Disciplining twice for the same offence not automatically unfair
Whilst an employee should not generally be disciplined twice for the same offence, a recent case shows that in exceptional circumstances an employer can reopen disciplinary proceedings that had been previously concluded.
In the case considered by the Employment Appeal Tribunal in Dr Vivienne Lyfar-Cissé v Western Sussex University Hospitals NHS Foundation Trust and others the claimant, a clinical biochemist and chair of the Trust’s BME network, was subject to disciplinary proceedings that had resulted in a final written warning following complaints against her. The complaints included her refusing to take part in procedures in relation to investigations into reports of bullying and discriminatory conduct towards another employee. At around the same time as these proceedings were being conducted, a Care Quality Commission (CQC) inspection had found numerous problems with staff relations, and as a result the trust had been put into special measures. As part of this process, a new management team had taken responsibility for the running of the Trust, and they had concerns as to whether L-C was a fit and proper person to continue to provide leadership on equality issues.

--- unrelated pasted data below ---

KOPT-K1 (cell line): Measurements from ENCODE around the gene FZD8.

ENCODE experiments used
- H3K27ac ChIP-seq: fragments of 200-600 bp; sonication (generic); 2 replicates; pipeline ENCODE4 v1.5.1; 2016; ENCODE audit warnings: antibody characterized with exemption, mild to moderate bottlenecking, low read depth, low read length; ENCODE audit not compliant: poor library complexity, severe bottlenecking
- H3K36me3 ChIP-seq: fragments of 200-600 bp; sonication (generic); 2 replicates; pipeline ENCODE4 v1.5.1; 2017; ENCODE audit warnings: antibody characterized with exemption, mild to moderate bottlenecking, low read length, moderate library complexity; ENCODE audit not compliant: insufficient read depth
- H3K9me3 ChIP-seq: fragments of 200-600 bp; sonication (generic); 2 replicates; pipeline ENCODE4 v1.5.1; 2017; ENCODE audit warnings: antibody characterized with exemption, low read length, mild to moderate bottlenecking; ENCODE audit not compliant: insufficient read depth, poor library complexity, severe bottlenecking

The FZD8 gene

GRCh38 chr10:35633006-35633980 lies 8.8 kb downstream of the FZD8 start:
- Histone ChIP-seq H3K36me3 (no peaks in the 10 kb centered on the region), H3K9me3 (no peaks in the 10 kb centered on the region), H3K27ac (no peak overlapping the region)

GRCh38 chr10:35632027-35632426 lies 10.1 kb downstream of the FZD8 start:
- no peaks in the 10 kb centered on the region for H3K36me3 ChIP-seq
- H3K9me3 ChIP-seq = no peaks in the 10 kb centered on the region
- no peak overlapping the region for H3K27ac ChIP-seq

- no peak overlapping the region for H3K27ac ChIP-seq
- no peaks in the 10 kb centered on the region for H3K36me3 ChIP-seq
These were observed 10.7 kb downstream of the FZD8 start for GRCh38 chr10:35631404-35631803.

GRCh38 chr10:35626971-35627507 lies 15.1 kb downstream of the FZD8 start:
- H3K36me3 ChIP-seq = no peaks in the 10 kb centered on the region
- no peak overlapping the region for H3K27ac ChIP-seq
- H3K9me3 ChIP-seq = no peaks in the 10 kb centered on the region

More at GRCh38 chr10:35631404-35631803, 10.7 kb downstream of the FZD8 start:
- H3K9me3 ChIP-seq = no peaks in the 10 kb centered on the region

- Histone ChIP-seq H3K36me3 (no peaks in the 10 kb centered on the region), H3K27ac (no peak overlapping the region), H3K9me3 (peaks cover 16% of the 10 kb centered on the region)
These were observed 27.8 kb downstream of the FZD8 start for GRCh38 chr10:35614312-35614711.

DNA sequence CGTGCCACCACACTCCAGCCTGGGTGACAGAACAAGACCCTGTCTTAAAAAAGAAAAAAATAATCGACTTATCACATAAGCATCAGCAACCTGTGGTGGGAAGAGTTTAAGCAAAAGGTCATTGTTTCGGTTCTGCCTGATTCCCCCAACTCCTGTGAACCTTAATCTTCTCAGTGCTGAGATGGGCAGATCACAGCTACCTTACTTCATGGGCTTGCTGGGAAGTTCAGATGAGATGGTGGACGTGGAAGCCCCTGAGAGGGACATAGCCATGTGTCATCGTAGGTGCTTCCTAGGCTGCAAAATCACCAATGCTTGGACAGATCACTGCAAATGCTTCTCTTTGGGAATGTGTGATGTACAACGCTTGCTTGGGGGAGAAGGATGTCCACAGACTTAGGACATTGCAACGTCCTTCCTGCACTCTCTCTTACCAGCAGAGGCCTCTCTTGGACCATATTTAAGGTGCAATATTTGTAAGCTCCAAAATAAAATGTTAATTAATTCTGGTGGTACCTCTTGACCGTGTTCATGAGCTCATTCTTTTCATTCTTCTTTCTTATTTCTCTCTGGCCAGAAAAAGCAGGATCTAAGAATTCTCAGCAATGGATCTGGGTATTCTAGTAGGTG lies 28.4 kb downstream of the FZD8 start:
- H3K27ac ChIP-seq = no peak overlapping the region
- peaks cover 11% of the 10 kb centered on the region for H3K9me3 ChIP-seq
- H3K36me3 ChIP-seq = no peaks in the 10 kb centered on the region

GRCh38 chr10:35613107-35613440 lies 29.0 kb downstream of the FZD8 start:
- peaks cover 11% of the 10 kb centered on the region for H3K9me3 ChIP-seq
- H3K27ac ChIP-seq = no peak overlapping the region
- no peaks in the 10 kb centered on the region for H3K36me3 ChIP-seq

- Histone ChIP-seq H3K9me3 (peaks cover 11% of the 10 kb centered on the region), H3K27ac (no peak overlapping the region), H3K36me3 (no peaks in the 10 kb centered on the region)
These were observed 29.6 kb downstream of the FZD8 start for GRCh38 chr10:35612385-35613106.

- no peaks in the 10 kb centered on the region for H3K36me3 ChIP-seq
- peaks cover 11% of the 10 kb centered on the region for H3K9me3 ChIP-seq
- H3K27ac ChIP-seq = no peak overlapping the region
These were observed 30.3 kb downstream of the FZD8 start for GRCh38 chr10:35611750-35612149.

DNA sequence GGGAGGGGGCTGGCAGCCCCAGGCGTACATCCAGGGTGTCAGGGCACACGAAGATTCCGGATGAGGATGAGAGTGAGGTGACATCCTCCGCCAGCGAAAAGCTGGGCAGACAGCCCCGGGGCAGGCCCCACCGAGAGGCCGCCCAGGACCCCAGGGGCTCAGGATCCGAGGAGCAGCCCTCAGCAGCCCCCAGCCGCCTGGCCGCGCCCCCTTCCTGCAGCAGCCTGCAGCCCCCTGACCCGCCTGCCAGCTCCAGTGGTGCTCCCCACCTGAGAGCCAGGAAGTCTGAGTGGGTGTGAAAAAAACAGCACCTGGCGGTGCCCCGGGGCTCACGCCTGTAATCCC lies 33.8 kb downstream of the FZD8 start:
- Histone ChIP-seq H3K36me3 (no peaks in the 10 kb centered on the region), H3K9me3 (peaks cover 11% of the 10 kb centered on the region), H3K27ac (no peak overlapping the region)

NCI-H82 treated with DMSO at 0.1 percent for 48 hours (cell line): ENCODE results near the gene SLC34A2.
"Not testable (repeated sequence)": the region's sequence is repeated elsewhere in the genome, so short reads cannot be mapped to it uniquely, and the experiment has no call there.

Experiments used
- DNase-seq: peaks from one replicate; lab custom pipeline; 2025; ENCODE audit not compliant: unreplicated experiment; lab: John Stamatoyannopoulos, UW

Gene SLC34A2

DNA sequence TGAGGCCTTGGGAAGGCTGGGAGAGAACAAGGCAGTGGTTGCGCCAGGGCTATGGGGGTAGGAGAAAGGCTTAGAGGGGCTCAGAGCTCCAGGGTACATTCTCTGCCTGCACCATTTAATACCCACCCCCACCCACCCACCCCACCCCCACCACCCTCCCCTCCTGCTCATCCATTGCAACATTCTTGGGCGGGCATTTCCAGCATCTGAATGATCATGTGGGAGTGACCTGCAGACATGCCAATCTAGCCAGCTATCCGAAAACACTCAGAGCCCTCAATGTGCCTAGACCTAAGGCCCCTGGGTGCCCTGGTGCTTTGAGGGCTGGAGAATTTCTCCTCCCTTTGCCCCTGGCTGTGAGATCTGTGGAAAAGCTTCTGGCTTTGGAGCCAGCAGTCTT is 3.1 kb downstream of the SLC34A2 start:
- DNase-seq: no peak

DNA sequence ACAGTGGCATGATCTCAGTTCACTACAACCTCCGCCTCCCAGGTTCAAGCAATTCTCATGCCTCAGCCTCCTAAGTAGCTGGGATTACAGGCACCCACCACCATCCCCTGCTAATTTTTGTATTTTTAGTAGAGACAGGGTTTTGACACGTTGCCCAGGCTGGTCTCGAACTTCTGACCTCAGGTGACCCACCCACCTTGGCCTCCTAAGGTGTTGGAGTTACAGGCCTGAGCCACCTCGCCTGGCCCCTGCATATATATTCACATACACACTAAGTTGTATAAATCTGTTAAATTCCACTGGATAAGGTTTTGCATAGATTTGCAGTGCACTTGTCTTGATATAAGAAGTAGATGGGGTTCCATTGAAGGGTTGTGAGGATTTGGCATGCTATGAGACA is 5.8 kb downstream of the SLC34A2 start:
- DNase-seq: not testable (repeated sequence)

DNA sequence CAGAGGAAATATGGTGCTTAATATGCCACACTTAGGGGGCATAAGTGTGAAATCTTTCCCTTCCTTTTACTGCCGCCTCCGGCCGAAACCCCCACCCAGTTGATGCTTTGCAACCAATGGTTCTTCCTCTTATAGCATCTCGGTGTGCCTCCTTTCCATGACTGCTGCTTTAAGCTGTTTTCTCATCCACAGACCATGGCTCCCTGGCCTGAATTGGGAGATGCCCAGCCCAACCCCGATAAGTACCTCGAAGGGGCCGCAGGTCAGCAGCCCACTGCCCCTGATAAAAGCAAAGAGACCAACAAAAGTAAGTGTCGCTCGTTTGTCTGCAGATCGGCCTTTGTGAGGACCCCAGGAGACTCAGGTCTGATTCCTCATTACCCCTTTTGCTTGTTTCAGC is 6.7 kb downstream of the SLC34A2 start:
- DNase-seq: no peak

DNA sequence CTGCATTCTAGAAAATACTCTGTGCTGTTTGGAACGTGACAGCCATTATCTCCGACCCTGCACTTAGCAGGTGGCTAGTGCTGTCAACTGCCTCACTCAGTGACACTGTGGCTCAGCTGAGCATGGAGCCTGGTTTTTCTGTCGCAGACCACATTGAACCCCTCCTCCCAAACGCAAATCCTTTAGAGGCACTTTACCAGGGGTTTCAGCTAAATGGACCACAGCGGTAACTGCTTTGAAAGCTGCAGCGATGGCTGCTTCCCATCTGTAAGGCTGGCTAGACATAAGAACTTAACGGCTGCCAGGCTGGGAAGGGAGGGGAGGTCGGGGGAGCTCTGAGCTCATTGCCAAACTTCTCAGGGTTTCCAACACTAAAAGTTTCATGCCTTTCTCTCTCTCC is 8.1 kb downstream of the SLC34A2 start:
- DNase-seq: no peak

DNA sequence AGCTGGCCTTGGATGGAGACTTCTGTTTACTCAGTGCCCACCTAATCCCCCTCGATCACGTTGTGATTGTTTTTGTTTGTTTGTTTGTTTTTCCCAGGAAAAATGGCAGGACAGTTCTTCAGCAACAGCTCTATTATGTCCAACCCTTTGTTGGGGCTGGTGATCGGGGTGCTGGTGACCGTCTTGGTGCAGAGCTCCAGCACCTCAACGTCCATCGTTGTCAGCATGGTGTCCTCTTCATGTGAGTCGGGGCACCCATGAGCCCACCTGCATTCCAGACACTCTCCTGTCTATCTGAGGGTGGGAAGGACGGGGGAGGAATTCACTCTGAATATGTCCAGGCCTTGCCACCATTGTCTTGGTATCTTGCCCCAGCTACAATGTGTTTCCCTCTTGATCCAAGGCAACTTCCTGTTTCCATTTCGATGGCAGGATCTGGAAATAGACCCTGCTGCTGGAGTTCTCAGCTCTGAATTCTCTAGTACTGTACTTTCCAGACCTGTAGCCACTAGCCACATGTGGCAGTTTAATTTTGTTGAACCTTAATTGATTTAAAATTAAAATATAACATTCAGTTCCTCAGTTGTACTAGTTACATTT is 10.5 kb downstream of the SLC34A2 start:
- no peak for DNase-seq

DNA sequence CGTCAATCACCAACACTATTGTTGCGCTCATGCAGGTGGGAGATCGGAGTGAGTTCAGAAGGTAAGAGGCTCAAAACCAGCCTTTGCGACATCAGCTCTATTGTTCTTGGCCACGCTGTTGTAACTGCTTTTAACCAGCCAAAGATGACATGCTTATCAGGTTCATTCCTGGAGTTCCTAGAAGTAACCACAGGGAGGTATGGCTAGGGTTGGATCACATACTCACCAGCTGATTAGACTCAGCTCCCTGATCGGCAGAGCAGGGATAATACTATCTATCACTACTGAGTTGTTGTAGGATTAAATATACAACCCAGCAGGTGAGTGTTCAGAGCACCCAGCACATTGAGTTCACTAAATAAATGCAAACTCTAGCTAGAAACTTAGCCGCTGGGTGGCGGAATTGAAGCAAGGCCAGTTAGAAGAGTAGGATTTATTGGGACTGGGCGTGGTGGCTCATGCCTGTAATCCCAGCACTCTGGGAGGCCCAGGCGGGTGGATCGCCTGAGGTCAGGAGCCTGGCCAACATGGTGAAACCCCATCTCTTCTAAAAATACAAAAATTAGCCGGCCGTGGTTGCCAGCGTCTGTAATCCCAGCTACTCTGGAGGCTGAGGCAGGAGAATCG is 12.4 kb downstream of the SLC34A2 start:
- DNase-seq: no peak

They decided a further disciplinary hearing would be held, at which she was dismissed on the basis that her conduct had “fatally undermined” her ability to perform the leadership role.
Responding to the claim that the dismissal was unfair as she had been disciplined twice for the same issue the EAT held that while it was unusual to reopen disciplinary proceedings it would not necessarily mean the dismissal was unfair. The statutory test for unfair dismissal was whether after considering all the circumstances the dismissal was fair or unfair.
The fact that there had been a previous disciplinary hearing was just one of the factors to be taken into account. It was also noted that the Court of Appeal had previously ruled in the case of Christou v London Borough of Haringey (2013) that there was no legal principle that would bar a second disciplinary process.
The findings of the CQC report and the conclusion of the new management team that “it was not objectively credible or acceptable” for the claimant to lead on the important issue of race equality in the light of her conduct were sufficient to establish there were fair grounds for dismissal and within the range of reasonable responses.
Commentators have noted that the case could just as easily have fallen under the heading of ‘some other substantial reason’, as the reason for dismissal was the incompatibility of the employee to continue in the role given the findings that had been made in the earlier disciplinary proceedings.